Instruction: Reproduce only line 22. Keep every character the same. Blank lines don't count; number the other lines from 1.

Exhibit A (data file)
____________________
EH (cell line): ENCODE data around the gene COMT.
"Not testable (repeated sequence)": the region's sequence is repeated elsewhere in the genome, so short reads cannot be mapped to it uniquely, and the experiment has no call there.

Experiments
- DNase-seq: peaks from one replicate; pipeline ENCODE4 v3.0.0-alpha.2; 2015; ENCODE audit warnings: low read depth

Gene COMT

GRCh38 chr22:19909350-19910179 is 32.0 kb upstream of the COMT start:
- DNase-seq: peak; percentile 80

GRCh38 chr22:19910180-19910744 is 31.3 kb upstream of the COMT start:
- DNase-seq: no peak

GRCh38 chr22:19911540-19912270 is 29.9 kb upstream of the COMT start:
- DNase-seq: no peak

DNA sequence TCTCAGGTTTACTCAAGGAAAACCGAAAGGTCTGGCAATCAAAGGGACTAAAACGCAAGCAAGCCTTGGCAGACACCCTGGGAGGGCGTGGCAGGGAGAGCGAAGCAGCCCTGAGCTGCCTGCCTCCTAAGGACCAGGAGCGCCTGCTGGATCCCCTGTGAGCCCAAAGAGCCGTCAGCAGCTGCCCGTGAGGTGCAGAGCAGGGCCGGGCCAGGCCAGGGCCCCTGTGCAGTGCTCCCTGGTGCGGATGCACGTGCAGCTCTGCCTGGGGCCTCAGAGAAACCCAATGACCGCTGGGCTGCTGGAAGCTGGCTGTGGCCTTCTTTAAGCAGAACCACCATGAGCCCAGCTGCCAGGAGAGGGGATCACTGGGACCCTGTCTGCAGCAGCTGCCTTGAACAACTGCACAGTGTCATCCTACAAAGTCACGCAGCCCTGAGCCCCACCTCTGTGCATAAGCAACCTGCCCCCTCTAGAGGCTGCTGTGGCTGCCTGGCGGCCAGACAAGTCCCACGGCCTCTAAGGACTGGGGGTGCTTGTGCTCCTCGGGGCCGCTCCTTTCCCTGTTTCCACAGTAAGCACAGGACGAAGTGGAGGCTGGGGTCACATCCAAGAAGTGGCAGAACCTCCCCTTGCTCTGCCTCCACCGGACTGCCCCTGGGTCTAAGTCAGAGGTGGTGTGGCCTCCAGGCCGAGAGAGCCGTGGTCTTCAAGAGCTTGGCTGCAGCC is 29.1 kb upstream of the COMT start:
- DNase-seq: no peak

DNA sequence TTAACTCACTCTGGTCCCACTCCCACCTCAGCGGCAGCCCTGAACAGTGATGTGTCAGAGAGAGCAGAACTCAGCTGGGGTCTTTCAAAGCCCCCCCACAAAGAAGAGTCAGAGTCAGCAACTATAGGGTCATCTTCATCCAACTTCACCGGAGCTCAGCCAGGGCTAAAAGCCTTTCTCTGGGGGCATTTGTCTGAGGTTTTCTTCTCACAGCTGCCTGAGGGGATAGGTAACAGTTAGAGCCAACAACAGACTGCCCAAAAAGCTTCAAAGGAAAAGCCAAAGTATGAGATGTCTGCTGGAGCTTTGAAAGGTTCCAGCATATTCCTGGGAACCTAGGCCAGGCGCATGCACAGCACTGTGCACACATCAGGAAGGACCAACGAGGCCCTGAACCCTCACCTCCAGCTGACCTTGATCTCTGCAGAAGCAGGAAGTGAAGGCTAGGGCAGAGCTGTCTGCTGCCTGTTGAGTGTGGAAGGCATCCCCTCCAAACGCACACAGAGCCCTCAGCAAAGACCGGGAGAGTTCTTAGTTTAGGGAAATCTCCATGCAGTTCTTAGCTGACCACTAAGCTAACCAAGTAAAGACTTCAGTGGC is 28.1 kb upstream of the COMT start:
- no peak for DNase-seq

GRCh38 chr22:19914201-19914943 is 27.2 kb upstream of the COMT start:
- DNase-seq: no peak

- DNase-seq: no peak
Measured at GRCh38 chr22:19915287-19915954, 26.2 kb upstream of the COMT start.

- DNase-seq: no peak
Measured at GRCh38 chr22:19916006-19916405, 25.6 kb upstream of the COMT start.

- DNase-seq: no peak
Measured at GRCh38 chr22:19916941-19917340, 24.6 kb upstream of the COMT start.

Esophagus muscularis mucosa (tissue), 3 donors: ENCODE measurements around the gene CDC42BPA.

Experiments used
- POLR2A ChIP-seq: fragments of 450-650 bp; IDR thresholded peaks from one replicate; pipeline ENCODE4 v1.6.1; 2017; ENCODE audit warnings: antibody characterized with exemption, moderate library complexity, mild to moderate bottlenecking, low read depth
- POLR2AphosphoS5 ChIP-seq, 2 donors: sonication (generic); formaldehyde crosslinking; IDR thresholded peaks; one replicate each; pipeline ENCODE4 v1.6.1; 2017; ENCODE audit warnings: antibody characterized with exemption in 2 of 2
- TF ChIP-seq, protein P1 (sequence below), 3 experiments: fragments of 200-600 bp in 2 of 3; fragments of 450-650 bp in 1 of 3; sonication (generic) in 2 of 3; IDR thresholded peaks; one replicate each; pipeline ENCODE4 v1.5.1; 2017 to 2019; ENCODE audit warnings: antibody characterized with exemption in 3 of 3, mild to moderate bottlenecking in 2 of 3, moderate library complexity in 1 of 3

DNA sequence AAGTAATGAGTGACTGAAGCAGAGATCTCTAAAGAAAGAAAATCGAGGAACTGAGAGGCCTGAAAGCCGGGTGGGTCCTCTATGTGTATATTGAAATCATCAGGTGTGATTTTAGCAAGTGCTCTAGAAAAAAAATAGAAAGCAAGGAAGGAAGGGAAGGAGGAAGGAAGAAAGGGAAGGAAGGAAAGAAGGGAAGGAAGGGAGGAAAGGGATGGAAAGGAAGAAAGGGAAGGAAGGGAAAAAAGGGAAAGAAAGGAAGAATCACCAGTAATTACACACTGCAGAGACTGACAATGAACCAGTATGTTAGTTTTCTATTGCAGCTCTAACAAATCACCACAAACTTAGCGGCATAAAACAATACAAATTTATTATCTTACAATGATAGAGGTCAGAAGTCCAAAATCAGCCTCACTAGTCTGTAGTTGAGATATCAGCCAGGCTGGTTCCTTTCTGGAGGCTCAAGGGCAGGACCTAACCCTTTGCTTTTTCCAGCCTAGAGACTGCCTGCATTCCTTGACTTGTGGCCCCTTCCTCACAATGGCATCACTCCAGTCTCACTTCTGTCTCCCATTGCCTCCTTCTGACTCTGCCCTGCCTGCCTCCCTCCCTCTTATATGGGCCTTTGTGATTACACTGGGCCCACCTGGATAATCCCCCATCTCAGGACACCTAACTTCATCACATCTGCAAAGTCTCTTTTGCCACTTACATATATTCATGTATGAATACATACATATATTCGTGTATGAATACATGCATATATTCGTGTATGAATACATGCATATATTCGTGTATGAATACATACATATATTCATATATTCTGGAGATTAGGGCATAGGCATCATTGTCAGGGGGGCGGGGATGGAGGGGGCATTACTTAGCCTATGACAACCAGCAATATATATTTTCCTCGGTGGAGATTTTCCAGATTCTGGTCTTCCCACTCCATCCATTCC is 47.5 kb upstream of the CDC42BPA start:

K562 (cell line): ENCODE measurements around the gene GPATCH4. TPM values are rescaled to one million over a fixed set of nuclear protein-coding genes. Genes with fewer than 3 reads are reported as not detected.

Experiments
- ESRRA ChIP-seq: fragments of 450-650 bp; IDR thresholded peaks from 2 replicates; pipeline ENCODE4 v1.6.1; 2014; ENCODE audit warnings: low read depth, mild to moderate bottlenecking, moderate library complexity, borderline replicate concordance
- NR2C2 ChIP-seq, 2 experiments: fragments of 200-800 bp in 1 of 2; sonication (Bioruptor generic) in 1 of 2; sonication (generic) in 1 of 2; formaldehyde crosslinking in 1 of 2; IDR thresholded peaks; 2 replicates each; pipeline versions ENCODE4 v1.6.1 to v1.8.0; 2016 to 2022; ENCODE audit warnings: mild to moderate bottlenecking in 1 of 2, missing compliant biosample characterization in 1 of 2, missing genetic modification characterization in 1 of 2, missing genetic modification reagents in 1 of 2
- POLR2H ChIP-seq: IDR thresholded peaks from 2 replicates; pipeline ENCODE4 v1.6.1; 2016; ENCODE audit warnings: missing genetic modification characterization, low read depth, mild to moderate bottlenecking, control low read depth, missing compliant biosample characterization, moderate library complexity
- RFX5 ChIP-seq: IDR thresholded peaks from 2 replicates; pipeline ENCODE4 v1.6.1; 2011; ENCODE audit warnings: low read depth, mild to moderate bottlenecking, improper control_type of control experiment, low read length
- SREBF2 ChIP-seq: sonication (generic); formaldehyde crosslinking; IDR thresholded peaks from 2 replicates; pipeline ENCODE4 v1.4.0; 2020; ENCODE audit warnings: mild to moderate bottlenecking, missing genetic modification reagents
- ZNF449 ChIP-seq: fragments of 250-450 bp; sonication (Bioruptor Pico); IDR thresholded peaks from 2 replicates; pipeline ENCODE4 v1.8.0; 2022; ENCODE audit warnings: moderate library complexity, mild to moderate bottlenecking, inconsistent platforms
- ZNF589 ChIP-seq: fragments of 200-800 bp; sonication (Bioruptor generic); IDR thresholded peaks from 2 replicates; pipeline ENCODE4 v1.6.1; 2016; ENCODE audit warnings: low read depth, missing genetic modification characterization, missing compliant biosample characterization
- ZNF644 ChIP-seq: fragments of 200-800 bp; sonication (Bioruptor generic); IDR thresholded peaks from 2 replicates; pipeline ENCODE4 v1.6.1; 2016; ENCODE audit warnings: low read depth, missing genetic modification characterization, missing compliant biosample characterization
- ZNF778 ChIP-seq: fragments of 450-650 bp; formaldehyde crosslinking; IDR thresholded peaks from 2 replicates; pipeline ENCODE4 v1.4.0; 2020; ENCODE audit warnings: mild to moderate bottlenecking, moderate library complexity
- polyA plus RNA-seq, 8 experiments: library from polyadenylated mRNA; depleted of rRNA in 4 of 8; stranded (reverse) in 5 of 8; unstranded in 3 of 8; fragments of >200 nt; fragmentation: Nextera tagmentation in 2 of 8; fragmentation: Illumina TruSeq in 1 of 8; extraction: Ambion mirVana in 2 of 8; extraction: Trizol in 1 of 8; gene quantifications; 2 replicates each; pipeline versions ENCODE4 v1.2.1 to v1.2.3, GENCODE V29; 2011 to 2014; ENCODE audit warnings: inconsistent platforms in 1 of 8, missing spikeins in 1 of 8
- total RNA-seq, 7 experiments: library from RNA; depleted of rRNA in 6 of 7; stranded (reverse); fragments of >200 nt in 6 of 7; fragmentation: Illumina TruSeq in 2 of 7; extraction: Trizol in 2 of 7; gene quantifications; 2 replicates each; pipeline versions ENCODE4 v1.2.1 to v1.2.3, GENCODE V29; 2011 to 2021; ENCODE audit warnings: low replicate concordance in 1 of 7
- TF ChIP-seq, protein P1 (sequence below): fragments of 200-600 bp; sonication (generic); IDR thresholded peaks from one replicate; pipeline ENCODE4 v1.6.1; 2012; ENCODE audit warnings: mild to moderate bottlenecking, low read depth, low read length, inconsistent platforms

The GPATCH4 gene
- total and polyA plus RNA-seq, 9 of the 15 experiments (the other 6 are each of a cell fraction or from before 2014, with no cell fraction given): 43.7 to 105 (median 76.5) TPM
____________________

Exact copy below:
- DNase-seq: no peak